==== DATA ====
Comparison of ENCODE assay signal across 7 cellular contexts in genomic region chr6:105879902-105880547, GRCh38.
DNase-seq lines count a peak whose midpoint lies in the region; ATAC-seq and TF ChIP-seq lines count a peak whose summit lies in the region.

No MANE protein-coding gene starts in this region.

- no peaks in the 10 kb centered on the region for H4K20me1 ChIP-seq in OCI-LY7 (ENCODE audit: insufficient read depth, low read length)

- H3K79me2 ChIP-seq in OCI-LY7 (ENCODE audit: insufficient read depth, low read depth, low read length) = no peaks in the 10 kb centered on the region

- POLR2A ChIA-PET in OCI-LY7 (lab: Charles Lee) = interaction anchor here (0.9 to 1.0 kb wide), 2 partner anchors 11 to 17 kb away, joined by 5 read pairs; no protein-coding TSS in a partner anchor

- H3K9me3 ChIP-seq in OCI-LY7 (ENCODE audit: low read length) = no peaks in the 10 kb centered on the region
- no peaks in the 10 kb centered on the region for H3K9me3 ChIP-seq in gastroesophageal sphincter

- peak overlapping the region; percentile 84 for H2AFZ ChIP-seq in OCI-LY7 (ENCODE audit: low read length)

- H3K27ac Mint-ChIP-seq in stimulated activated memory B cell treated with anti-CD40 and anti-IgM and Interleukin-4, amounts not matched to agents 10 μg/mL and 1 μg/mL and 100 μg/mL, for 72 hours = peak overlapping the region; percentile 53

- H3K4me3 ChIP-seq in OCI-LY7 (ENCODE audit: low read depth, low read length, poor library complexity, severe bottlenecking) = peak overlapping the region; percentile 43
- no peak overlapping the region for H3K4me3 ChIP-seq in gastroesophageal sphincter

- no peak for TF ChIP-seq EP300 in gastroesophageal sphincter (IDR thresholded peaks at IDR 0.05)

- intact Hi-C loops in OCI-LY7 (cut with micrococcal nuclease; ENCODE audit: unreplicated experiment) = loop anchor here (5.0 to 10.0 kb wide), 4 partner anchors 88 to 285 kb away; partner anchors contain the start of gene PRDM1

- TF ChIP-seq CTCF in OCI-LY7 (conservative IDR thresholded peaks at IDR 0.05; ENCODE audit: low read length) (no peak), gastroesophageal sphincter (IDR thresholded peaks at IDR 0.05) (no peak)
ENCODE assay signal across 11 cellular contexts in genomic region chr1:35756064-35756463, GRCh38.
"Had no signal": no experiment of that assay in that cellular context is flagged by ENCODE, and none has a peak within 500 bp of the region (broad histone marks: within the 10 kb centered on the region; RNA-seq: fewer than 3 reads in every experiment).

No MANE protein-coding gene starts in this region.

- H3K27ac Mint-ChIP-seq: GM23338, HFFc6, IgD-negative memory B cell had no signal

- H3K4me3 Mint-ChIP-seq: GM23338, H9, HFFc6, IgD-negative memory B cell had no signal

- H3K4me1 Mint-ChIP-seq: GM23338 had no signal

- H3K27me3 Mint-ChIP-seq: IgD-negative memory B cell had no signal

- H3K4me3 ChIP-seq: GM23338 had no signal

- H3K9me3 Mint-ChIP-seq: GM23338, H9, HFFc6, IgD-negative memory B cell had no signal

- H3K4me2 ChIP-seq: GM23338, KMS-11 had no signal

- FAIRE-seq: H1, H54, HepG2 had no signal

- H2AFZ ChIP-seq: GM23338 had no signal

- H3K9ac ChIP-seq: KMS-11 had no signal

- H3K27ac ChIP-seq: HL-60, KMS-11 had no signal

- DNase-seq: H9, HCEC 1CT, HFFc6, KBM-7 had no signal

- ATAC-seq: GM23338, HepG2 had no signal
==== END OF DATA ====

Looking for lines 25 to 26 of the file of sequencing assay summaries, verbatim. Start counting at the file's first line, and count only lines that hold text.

- H3K4me2 ChIP-seq: GM23338, KMS-11 had no signal

- FAIRE-seq: H1, H54, HepG2 had no signal